Hello again! Finnish Midsummer festivities made us drop out of our regular blogging schedule, but we're back now with a little description of the excellent Free Your Play-event.
We had a chance to travel with unusually large portion of our team this time. Supercell was generous enough to provide four of us with tickets, and that's everyone who applied. We considered the possibility of traveling by train, but eventually decided a road trip would be the way to go, and that turned out beautifully.
The event started in the early afternoon, so we had plenty of time to check out, eat breakfast and even do a little bit of shopping before heading to the event site at tapahtumakeskus Telakka. There was even a free bus transportation from Kiasma, which made things a little bit easier for us non-locals.
The official program of Free Your Play consisted of a couple of keynotes, interviews and a panel discussion. A recording of the program is available as a webcast here, but feel free to take a look at my nutshell'd version.
Sadly Peter Molyneux couldn't make it to the event, but Ben Cousins covered his former boss very well with his own presentation. In short, Ben introduced us the idea that game industry seems to be following the cyclic pattern of disruptive innovation, and it helps us to predict the future direction of development.
After Ben Cousins we had a chance to listen to an interview of Daisuke Yamamoto from GungHo, the creators of tremendously successful Puzzle & Dragons. Turns out GungHo does many things in a more traditional way and even by the feel instead of collecting metrics and trusting them blindly.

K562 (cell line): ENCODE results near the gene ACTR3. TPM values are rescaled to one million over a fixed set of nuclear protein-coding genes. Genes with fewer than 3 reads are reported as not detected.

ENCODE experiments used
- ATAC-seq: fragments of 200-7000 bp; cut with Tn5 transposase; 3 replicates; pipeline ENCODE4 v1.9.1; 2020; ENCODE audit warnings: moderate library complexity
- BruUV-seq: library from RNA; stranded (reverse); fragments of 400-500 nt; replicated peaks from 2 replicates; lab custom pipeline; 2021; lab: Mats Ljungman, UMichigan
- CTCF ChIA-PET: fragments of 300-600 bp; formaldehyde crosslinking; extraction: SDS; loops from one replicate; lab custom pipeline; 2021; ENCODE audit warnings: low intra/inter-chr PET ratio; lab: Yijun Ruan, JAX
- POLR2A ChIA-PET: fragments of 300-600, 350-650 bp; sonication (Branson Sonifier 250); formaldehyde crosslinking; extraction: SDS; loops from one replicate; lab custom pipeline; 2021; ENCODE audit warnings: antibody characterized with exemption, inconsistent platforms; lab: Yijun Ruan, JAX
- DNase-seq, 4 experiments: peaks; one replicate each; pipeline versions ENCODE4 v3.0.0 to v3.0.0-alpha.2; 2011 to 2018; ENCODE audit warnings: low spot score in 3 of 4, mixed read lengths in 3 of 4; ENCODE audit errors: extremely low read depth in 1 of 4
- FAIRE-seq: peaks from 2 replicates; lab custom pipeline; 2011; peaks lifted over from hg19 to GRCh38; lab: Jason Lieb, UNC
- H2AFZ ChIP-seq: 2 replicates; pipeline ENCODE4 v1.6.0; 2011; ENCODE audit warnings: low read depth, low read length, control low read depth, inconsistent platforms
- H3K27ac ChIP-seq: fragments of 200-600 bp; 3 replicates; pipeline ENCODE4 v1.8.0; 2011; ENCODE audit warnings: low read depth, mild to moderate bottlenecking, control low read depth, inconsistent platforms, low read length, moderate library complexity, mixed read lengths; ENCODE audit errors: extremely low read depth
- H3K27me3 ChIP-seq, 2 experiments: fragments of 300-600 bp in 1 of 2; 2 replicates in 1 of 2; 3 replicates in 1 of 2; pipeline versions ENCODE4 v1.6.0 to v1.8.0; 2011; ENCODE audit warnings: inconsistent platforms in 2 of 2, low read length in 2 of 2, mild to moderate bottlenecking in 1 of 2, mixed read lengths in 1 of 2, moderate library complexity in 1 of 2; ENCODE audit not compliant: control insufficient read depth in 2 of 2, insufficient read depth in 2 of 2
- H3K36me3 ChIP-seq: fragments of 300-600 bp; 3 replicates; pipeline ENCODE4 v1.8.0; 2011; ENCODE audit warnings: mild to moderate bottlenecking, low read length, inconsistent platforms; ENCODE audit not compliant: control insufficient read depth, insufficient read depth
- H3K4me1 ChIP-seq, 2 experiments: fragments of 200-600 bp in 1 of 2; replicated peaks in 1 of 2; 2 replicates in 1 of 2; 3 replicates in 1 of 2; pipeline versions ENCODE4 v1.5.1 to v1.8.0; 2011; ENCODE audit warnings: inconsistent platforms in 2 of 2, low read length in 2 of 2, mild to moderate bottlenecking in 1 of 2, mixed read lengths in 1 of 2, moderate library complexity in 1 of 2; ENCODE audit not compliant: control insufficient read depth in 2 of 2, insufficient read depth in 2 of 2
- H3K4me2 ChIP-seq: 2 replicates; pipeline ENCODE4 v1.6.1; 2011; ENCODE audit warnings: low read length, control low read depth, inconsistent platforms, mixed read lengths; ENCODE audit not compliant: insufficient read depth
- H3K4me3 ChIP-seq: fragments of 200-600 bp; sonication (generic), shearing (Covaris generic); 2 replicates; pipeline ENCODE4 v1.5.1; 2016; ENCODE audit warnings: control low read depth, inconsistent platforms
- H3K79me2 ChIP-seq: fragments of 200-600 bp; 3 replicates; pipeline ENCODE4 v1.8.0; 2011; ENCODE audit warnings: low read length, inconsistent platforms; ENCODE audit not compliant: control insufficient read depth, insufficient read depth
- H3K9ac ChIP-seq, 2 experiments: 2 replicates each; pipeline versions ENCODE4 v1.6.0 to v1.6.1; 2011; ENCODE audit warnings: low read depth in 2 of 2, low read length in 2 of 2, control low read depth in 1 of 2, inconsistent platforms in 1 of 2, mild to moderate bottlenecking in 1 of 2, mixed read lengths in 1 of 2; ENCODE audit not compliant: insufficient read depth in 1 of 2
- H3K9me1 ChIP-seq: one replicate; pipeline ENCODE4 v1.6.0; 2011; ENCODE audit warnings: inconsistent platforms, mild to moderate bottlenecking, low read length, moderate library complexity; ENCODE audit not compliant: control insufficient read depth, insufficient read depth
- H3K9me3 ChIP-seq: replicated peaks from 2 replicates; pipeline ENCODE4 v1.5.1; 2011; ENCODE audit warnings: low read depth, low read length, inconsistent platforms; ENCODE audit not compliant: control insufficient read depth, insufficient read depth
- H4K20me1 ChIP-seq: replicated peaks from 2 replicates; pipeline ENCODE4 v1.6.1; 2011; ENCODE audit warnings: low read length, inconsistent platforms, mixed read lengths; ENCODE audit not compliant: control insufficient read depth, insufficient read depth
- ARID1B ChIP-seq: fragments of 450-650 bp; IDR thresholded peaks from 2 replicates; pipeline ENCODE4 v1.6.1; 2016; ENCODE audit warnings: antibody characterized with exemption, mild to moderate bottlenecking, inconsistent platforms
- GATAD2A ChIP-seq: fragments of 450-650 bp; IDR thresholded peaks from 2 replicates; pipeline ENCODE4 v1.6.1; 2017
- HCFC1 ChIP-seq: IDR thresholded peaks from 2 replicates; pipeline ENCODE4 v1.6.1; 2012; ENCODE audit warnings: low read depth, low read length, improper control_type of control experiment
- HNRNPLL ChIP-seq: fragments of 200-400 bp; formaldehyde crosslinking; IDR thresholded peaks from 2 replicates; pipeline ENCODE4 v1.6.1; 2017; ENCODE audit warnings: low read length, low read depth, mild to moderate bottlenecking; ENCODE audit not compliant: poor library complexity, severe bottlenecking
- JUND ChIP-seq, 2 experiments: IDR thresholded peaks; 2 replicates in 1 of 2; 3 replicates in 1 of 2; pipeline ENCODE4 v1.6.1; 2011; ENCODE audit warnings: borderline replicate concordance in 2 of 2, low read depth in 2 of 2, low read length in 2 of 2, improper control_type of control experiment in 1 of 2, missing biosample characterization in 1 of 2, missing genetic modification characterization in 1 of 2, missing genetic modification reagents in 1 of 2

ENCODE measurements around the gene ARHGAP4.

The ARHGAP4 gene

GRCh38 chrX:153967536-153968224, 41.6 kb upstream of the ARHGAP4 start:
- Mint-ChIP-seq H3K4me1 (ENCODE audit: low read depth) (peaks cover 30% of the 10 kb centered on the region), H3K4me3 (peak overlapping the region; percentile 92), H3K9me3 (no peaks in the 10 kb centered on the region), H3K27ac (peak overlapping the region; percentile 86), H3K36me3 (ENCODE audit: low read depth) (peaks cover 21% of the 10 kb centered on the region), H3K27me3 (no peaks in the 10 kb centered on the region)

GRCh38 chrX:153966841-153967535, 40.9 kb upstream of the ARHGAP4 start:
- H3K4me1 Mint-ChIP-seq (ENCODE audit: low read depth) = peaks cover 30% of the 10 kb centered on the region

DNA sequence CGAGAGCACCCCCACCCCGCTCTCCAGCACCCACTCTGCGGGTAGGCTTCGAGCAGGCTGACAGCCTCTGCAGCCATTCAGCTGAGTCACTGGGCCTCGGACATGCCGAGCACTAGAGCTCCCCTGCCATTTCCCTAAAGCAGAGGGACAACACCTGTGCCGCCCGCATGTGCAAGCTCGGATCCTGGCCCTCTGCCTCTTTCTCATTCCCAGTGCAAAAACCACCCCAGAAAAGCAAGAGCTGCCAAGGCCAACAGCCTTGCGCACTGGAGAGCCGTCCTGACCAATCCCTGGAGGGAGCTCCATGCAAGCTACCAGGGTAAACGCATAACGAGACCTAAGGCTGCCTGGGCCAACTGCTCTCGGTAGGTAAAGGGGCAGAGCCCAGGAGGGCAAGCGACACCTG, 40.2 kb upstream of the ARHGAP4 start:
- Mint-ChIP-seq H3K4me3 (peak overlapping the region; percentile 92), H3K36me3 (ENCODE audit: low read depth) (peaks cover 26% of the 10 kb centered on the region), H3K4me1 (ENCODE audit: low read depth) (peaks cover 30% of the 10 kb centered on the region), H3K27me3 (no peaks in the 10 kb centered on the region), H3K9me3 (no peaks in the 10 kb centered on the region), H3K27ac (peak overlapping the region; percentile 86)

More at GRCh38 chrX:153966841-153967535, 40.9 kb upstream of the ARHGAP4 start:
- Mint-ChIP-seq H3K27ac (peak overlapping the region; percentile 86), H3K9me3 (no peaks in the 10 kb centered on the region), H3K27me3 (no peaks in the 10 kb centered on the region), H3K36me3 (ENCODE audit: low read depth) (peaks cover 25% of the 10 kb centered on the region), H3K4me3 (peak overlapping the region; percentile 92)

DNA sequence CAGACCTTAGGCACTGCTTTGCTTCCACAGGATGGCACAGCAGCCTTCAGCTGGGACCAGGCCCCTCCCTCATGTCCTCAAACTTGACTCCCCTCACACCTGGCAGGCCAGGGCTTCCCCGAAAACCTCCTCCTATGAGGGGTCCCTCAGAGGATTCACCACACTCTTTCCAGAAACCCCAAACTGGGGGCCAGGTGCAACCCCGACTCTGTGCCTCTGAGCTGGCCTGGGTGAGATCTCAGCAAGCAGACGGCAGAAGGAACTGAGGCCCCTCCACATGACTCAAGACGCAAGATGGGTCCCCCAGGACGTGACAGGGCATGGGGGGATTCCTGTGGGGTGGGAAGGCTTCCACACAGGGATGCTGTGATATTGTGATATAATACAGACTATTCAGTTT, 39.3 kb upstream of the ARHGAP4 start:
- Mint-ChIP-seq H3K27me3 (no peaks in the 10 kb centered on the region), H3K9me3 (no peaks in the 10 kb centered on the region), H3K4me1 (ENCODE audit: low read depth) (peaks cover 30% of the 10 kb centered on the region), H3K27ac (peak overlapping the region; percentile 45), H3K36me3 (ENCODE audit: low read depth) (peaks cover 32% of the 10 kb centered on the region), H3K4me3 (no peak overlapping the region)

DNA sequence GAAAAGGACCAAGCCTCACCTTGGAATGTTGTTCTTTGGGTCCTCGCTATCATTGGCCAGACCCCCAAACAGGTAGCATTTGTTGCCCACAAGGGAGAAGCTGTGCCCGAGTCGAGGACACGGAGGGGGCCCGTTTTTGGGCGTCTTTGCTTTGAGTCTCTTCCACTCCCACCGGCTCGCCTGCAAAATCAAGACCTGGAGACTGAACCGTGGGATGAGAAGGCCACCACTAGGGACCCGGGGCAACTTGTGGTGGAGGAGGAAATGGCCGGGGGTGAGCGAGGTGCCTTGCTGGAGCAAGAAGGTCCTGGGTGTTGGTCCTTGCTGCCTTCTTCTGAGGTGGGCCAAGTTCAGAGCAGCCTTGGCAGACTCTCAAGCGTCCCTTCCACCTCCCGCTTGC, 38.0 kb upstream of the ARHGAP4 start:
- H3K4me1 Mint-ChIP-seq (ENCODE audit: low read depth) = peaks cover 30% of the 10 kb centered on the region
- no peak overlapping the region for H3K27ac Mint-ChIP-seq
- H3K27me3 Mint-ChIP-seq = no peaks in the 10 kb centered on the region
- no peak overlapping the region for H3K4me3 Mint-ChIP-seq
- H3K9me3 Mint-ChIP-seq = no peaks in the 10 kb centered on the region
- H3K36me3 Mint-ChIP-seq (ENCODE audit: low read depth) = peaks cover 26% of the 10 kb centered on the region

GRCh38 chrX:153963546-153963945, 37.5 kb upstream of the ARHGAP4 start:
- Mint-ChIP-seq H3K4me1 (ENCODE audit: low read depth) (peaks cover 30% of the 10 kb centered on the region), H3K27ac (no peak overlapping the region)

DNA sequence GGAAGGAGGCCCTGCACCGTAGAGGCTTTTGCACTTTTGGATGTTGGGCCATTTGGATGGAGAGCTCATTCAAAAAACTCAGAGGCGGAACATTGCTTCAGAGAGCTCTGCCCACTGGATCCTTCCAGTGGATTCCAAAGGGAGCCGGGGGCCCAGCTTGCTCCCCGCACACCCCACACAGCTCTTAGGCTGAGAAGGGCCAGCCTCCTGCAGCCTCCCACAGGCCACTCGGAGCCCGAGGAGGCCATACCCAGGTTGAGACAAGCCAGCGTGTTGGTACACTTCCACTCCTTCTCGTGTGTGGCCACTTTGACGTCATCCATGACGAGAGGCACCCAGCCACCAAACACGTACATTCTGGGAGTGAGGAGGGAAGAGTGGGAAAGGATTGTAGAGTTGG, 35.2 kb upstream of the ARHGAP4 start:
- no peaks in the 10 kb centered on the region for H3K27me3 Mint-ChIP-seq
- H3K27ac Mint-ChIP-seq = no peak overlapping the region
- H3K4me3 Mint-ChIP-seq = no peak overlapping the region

The next part was a panel talk with some hot names working with F2P model, like Lassi Leppinen (Producer of Clash of Clans), Tom Putzki (Director of Communications, Wargaming.net), Tommy Palm (King.com) and Daisuke Yamamoto as previously mentioned. There was way too much good stuff to cover in this blog post, but the general feeling seemed to be full of anticipation and there's still a lot more room for growth for F2P as a monetization model. Is it going to be the only one in the future? Probably not.
As usual, the most important part of the event started when the official program ended. The guys at Supercell seem to know this very well, and they provided a very good environment for socializing. The food was good, the bands were great and yes, there were free drinks. Again we had the opportunity to meet a great number of interesting people and make new connections.
It appears that the event website is not accessible anymore, but in addition to the webcast linked above, there is more info and pictures available at the Free Your Play event page at Facebook. Once again thanks to Supercell for hosting this awesome event. Let's hope we can be there next year as well!